Although good faith of the senior or subsequent locator may sometimes be a pivotal question, the trial court made no finding on that score. A memorandum opinion leads to the inference that good or bad faith was not an issue. The trial court's finding of labor complying with the statutory requirement necessarily implies a finding that the Yates-Walker activity had a tendency to benefit or develop the claims. This was an issue of fact submitted in the first instance to the trial court. (Big Three Mining and Milling Co. v. Hamilton, supra, 157 Cal. at p. 135, 107 P. 301; Daly v. Wallace, supra, 234 Cal.App.2d at p. 693, 44 Cal.Rptr. 642.) If the trial judge's inference of benefit was reasonable, it cannot be upset on appeal though he might have drawn a contrary inference from the same evidence. (Lind v. Baker, supra, 31 Cal.App.2d at p. 639, 88 P.2d 777.)

Defendants' research has uncovered several authorities declaring that extraction of samples in small quantities for analysis and assay is inadequate. (Bishop v. Baisley (1895) 28 Or. 119, 41 P. 936; 2 Lindley on Mines (2d ed. 1903) s 629, p. 1164.) Defendants also rely upon a dictum in Rohn v. Iron Chief Mining Co. (1921) 186 Cal. 703, 706, 200 P. 644, discerning a prime purpose of the federal statute to demand visible evidence of the claimholder's activity as a warning to other prospectors. Both these notions run counter to the mainstream of American case law, which views the work's developmental tendency as its qualifying characteristic. (See 10 Cal.L.Rev. 171, 172.)

Sampson v. Page, supra, holds that evidence of drilling and removal of samples for the purpose of determining values is adequate to support a finding of compliance. Ricketts too declares: ‘The law does not require that the labor shall benefit the claim in the sense of making the claim more valuable after the performance of the labor than before. Therefore any labor performed upon the claim, if sufficient in amount, will satisfy the law, if its tendency is to develop the claim as a mine. The digging of prospect holes, or the digging of a cut or cuts or drain ditch or ditches, the removal of brush, panning, etc., and all things done necessary for the doing of assessment work, if sufficient in amount, will be in compliance with the law. Work done for the purpose of discovery of mineral whatever the particular form of deposit, also is work and improvement within the meaning of the statute.’ (Ricketts, op. cit. Supra, pp. 282—283, fn. 4.)

Visibility is an untrustworthy test of eligibility. Worthless tramplings on the surface may create a facade of economically valuable activity while $100 worth of underground tunneling may be practically invisible. Federal statutes adopted in 1958 permit geological, geochemical and geophysical surveys to qualify as ‘labor’ when performed by qualified experts and verified by the recording of their reports. (Tit. 30, U.S.C.A. ss 28—1, 28—2.) Defendants argue that the 1958 enactments emphasize the necessity for work which provides visible notice to potential locators. The 1958 statutes do not at all denigrate the statutory objective to facilitate mineral development, nor do they require the rejection of ore extraction for analysis or assay as instrumentalities serving that objective.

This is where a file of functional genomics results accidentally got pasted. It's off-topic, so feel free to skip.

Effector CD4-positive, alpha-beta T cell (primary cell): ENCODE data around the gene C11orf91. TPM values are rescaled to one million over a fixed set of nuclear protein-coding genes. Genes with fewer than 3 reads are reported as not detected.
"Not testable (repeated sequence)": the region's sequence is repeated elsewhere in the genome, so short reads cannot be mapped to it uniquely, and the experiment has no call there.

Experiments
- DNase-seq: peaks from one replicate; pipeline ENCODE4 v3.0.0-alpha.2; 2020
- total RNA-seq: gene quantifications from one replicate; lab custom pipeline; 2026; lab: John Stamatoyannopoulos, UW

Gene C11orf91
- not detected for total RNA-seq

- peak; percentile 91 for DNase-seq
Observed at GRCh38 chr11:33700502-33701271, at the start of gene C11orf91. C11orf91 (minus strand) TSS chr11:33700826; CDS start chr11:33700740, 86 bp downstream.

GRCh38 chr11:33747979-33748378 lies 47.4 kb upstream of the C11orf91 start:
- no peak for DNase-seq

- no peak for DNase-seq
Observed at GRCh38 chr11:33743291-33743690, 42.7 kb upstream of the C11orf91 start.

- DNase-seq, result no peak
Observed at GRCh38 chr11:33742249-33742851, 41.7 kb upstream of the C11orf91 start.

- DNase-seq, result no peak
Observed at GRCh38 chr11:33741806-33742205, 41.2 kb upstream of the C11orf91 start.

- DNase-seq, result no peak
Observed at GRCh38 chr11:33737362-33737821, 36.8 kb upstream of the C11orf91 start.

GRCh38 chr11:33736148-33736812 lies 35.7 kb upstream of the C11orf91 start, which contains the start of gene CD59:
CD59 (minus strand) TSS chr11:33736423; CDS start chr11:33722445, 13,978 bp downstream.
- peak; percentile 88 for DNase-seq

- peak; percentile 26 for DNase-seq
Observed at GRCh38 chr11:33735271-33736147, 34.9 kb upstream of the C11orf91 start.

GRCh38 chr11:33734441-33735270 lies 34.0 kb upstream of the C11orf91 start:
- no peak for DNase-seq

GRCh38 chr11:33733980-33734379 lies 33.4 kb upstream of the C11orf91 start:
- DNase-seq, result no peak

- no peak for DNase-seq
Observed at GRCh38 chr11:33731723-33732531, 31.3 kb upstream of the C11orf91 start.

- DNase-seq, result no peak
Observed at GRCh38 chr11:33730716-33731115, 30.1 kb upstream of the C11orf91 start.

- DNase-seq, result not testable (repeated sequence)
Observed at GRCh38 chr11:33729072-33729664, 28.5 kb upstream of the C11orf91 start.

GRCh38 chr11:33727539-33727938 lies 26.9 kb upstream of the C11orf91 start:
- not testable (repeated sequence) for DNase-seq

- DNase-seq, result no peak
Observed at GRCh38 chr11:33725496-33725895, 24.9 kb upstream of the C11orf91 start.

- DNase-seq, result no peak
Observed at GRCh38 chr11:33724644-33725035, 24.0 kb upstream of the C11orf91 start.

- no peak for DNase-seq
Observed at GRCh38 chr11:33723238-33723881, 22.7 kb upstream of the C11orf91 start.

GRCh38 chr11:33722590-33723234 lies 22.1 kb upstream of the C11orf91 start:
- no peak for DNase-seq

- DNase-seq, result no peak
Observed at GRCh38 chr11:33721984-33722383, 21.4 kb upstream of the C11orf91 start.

The Yates-Walker activity was of a kind which the federal law permitted the trial court to accept as complying labor. Since the court impliedly found, on substantial evidence, that the labor tended to improve and develop the Herrman claims, the findings are impervious to defendants' attack. The ground was not open for location and the attempted locations by defendants conferred no rights upon them.

Judgment affirmed.


1.  Title 30, U.S.C.A., section 28, provides in part: ‘On each claim located after the 10th day of May 1872, and until a patent has been issued therefor, not less than $100 worth of labor shall be performed or improvements made during each year. * * * and upon a failure to comply with these conditions, the claim or mine upon which such failure occurred shall be open to relocation in the same manner as if no location of the same had ever been made * * *.’Section 2314, California Public Resources Code, provides: ‘The amount of work done or improvements made during each year to hold possession of a mining claim shall be that prescribed by the laws of the United States, to wit: One hundred dollars ($100) annually.’

FRIEDMAN, Acting Presiding Justice.

JANES, J., concurs.